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Oct 20, 2023

1a You are considering a soil sampling campaign in a remote area for a new deposit. You plan on sampling 100 soil location for this phase of your exploration strategy. The cost to assay the samples involves transportation rates of $0.10/mile for each box of 10 samples. There are two labs that can assay the samples. Lab A has a fee of $200 per assay and is 500 miles away. Lab B has a fee of $160 per assay and is located 3,000 miles away. 

  1. Which lab (Lab A or Lab B) should you use for your first phase of sampling? Why?

2. Which lab (Lab A or Lab B) should you use if you want to double your sampling (200 samples instead of 100)? Why?

1b) Your first 100 soil samples yielded some interesting results along with some unique challenges. It turns out you might need to lot more sampling! You have an industry contact that says he can build a lab on site for your company. He is asking only $60,000 for the lab shack (including solar panels that can power the equipment). The lab equipment costs $200,000. You have someone in your company that can do the lab assay work at no additional cost to the company and certify the results as part of his salaried role. 

  1. Considering your answer from question 1, how many samples would this new lab need to process in order to justify building it?
  2. Your geologist doesn`t anticipate a soil sampling campaign of more than 1,000 samples. Would the lab save any money on assay tests for 1,000 samples? What`s the bottom-line cost to build the lab on location? (Subtracting the budgeted amount to be spent on assaying 1,000 samples with the lab you selected from question 1)
  3. The on-site lab could also be used for assays of drill samples and metallurgical tests galore. If these tests cost double what the soil sample assay tests cost, but involve no additional cost to the on-site lab, how many of these tests would the on-location lab need to perform before it is saving money to the overall sampling costs of the exploration project? (Including the 1,000 soil sample campaign)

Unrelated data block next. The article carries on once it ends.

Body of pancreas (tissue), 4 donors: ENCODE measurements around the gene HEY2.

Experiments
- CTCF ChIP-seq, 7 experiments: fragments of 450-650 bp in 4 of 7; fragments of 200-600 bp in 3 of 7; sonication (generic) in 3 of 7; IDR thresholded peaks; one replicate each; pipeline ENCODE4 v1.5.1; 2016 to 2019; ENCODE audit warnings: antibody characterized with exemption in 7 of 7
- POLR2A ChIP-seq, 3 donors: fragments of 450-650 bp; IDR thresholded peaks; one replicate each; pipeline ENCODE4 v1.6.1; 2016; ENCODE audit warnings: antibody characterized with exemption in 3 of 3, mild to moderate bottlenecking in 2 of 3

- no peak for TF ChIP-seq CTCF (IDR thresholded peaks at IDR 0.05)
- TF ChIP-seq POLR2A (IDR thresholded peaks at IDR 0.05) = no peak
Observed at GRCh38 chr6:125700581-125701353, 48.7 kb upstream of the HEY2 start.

1C) You decided to build the sample shack and your soil sampling led to the discovery of a very homogenous outcrop that has how been uncovered and trenched. Atmospheric conditions of the shack are 110 °F and 1 atm (too bad you didn`t have the money for A/C!). You decide to make use of a drum for a bulk density measurement using the Archimedes method. You carefully weight 4.00 t of hard rock taken from your trench and add it to the drum. The mass displaces 1.70 m3 of water.

  1. What is the density of the hard rock ore in your trench?
  2. What is the SG of the hard rock ore in your trench?

1d Aerial photogrammetry from a commercial drone pilot calculates the volume of the exposed outcrop from your trenching to be 1 km in length, 50 m in width and 2 m in depth. The average grade of the ore is 32% Mn and 20% Fe.

  1. Assuming a SG of 2.2 for the exposed outcrop, how many tons of Mn and Fe are contained in your exposed outcrop?
  2. According to your geologist, there is a fault gouge zone measuring 3 m wide that runs along the width of the outcrop, perpendicular to the strike. This material is waste. How many tons will be lost as a result?
  3. According to your metallurgist, 93% of the ore will be recoverable and processed into shippable ore. Considering this and your answer to part b, how many tons of ore can be shipped from mining this exposed outcrop?
  4. What is the current market price for the ore in USD/T?
  5. What would be the total value for the final amount of shippable ore at current prices?
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